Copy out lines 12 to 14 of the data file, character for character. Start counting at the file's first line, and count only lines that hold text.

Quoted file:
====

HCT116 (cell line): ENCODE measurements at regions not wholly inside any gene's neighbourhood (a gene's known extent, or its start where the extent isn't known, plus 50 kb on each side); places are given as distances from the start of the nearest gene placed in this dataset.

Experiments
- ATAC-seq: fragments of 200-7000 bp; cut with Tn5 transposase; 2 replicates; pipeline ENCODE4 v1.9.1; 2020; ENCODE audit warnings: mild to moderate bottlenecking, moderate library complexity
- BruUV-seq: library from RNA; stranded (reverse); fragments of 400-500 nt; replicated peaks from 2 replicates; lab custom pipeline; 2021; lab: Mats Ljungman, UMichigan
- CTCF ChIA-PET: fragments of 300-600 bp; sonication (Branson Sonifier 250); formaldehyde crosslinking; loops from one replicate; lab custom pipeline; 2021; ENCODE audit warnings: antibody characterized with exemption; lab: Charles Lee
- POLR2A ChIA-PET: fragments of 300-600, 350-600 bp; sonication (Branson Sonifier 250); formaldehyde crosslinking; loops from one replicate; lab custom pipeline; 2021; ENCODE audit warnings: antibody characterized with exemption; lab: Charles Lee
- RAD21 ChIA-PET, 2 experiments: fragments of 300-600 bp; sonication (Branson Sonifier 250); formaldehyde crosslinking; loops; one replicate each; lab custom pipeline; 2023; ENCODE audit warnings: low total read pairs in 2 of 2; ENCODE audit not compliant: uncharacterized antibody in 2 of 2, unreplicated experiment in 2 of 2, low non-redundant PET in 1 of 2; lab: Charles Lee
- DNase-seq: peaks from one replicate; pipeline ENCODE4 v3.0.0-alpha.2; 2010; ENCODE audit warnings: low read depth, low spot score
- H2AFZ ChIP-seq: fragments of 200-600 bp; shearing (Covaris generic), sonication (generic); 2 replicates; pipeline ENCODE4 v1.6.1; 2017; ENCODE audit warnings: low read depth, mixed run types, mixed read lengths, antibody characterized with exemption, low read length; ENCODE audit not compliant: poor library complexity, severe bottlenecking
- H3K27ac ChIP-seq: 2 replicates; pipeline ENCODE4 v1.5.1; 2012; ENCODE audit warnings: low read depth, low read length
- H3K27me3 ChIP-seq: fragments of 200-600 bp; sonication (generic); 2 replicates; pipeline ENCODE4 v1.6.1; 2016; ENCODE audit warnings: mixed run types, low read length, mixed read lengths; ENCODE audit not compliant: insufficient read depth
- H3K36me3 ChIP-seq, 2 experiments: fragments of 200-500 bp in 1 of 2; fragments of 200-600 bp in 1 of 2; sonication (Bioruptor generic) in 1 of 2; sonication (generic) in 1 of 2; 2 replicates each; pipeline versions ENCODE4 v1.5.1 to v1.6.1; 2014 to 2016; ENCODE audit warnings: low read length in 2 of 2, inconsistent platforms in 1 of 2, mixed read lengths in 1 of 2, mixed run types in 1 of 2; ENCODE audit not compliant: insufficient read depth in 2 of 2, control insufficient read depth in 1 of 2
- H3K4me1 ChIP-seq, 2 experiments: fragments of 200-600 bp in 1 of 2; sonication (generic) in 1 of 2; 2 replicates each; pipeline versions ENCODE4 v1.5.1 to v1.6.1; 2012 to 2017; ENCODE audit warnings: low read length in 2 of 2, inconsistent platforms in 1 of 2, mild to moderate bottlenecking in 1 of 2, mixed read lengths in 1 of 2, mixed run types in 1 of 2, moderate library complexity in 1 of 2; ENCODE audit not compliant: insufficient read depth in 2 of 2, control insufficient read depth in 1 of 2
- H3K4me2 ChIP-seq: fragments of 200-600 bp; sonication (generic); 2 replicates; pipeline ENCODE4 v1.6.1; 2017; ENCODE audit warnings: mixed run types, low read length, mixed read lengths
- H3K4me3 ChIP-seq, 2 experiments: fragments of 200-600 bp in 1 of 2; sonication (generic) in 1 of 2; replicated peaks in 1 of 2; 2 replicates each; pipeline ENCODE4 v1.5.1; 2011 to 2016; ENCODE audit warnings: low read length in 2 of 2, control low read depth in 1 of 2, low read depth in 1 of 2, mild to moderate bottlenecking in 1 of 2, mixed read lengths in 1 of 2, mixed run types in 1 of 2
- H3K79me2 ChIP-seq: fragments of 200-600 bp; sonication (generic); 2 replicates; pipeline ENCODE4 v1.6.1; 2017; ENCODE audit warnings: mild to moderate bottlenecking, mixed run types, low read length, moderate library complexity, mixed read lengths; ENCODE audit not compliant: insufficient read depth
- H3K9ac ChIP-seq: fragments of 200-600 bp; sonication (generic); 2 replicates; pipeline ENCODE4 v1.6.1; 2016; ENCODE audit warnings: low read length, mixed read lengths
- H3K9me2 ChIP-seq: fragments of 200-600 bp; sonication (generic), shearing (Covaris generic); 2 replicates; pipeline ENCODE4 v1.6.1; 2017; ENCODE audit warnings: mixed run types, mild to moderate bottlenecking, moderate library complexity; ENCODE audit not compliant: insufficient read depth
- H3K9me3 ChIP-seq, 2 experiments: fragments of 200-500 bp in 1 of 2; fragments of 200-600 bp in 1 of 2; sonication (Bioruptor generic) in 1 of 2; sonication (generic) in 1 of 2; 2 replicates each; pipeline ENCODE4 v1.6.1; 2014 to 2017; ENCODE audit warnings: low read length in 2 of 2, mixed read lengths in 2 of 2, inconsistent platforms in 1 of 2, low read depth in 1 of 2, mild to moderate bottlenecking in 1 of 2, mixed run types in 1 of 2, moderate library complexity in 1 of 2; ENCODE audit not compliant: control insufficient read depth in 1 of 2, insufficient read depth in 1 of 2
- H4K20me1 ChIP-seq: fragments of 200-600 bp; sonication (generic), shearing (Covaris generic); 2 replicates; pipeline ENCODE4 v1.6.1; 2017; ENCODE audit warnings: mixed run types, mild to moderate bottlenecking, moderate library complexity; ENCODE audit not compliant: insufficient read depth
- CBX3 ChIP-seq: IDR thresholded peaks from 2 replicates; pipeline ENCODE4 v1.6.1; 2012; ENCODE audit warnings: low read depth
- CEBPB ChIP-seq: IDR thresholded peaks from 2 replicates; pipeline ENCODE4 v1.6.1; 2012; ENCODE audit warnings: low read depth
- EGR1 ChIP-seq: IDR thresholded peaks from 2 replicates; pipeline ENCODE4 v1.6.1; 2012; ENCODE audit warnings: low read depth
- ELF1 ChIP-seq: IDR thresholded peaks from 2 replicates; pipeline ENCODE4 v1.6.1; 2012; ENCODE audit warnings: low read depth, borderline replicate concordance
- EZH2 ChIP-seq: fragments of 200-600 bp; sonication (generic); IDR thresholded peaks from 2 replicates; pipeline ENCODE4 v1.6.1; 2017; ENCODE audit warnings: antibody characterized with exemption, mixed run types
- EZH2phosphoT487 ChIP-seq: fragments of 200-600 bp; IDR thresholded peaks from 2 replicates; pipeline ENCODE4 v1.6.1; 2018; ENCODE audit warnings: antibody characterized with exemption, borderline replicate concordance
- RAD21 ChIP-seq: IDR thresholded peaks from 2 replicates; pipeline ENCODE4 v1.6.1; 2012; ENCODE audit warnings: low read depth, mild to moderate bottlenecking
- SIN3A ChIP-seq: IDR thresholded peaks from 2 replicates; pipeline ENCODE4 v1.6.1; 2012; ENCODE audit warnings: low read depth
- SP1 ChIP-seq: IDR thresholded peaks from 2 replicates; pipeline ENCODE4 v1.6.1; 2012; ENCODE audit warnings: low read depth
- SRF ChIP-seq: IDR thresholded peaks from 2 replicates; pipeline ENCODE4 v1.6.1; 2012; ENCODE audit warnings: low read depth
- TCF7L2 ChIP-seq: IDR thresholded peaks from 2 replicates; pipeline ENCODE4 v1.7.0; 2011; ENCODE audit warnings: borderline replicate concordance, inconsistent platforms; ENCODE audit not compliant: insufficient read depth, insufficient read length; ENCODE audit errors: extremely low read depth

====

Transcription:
- H3K36me3 ChIP-seq, 2 experiments: fragments of 200-500 bp in 1 of 2; fragments of 200-600 bp in 1 of 2; sonication (Bioruptor generic) in 1 of 2; sonication (generic) in 1 of 2; 2 replicates each; pipeline versions ENCODE4 v1.5.1 to v1.6.1; 2014 to 2016; ENCODE audit warnings: low read length in 2 of 2, inconsistent platforms in 1 of 2, mixed read lengths in 1 of 2, mixed run types in 1 of 2; ENCODE audit not compliant: insufficient read depth in 2 of 2, control insufficient read depth in 1 of 2
- H3K4me1 ChIP-seq, 2 experiments: fragments of 200-600 bp in 1 of 2; sonication (generic) in 1 of 2; 2 replicates each; pipeline versions ENCODE4 v1.5.1 to v1.6.1; 2012 to 2017; ENCODE audit warnings: low read length in 2 of 2, inconsistent platforms in 1 of 2, mild to moderate bottlenecking in 1 of 2, mixed read lengths in 1 of 2, mixed run types in 1 of 2, moderate library complexity in 1 of 2; ENCODE audit not compliant: insufficient read depth in 2 of 2, control insufficient read depth in 1 of 2
- H3K4me2 ChIP-seq: fragments of 200-600 bp; sonication (generic); 2 replicates; pipeline ENCODE4 v1.6.1; 2017; ENCODE audit warnings: mixed run types, low read length, mixed read lengths